By Betsy Price, Mayor —
Years ago, when a farmer needed a new barn, he’d gather his neighbors together and turn it into a community project – a “barn-raising.”
The premise was simple: Many hands make the work go faster. As important, it brought the community together – everyone had a stake in building something new and better.
That “barn-raising” ideal – working together for a common good – is still relevant today. In fact, it’s a strategy we strongly believe in here in Fort Worth as we seek to expand economic growth and opportunity.
Embracing that cooperative spirit has been crucial to helping Fort Worth attract enterprising and expanding businesses. It’s all about producing sustainable, well-paying jobs even during these challenging financial times. The key has been community-wide cooperation. Public/private partnerships are the backbone of what we do.
One only has to look at the example of Alliance Texas to see the power of strong partnerships between business and local government. Alliance Texas represents a public investment of a little more than $400 million that has produced a $40 billion economic impact for North Texas.
Anchored by the world’s first industrial airport and one of the world’s busiest inland ports, Alliance Texas is home to 265 companies and more than 30,000 employees.
Despite the nation trends, Fort Worth continues to use public/private partnerships to create jobs. This past summer, GE Transportation announced it will invest $96 million in a new plant in North Fort Worth creating roughly 700 new high-tech manufacturing jobs by 2016. Long-time Fort Worth-based Alcon Laboratories plans an expansion that will bring more than $200 million in investment and hundreds more well-paying jobs to Fort Worth. The list goes on and on, providing examples of how we work just as hard to help existing businesses expand as we do to attract new business partners.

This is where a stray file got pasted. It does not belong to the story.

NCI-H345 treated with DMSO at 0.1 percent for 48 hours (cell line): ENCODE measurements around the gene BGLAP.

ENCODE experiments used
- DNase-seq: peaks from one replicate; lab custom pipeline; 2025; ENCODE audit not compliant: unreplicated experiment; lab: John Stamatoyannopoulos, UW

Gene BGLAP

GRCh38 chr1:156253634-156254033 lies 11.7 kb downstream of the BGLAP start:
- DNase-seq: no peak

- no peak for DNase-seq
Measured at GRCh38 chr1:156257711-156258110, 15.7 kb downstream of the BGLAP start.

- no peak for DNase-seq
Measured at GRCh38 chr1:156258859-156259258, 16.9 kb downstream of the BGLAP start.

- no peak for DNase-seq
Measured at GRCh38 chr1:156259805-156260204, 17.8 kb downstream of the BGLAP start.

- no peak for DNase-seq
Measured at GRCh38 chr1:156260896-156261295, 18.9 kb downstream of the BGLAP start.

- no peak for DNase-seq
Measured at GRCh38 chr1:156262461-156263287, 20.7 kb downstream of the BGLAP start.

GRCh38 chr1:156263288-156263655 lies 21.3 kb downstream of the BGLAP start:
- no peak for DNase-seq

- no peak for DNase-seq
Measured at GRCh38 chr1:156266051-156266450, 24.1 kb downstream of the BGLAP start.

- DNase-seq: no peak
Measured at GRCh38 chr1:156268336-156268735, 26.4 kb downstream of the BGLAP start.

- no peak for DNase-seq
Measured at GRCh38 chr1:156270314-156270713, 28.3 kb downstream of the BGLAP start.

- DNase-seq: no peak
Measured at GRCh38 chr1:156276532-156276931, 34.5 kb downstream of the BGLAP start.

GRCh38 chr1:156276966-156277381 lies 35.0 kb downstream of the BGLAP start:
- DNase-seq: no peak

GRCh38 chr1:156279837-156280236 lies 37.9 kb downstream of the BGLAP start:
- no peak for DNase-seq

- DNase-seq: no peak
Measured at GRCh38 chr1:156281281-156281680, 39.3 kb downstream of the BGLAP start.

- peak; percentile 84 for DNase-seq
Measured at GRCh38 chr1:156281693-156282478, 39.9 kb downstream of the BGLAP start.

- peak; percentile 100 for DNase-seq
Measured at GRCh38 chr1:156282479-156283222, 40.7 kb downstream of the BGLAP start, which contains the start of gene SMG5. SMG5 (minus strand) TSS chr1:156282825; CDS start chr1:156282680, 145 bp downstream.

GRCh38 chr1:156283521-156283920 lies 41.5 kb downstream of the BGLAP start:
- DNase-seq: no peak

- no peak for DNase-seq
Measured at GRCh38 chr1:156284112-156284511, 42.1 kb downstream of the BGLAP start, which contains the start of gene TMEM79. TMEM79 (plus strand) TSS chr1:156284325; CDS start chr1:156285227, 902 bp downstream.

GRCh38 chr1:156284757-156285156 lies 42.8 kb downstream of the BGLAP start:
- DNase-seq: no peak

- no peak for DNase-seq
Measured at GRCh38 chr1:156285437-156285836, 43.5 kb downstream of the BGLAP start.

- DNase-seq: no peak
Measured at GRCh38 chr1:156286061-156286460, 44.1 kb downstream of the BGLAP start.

So, what’s Fort Worth’s economic development strategy? The answer can be found again in public/private partnerships. Yes, we have a dynamic economic development tool box, and are keen on finding ways to help businesses build and expand within their margins. In return for economic incentives, in Fort Worth we look for specific business commitments – not just goals – when it comes to hiring tax paying Fort Worth city residents, utilizing Fort Worth-based minority or women enterprises, or investing in a particular part of our community.
When it comes to encouraging business development, it’s a partnership, and one that’s paid great dividends for the businesses and people of Fort Worth. In the end, that’s how things work: Many hands grabbing hammers and working toward a common good that benefits all.
There is a sense of stewardship here in Fort Worth. We understand that each investment is precious – not only to those investing, but to those that investment will impact.
And so, we work hard to encourage the kind of growth that will benefit both. Growth for growth’s sake is not sustainable, but building something that is an asset to the fabric of your community will leave a lasting legacy – like a strong new barn.
Betsy Price is a Fort Worth native and began her career in public service as Tarrant County Tax Assessor in 2000. She graduated from the University of Texas in Arlington and before being elected to office, owned Price Cornelius Title Service.
Lean In to The Oil Business - Texas CEO Magazine - ht.ly/M2BhA
New minority growth is occurring ‘just in time’ | Brookings Institution ht.ly/M4G2i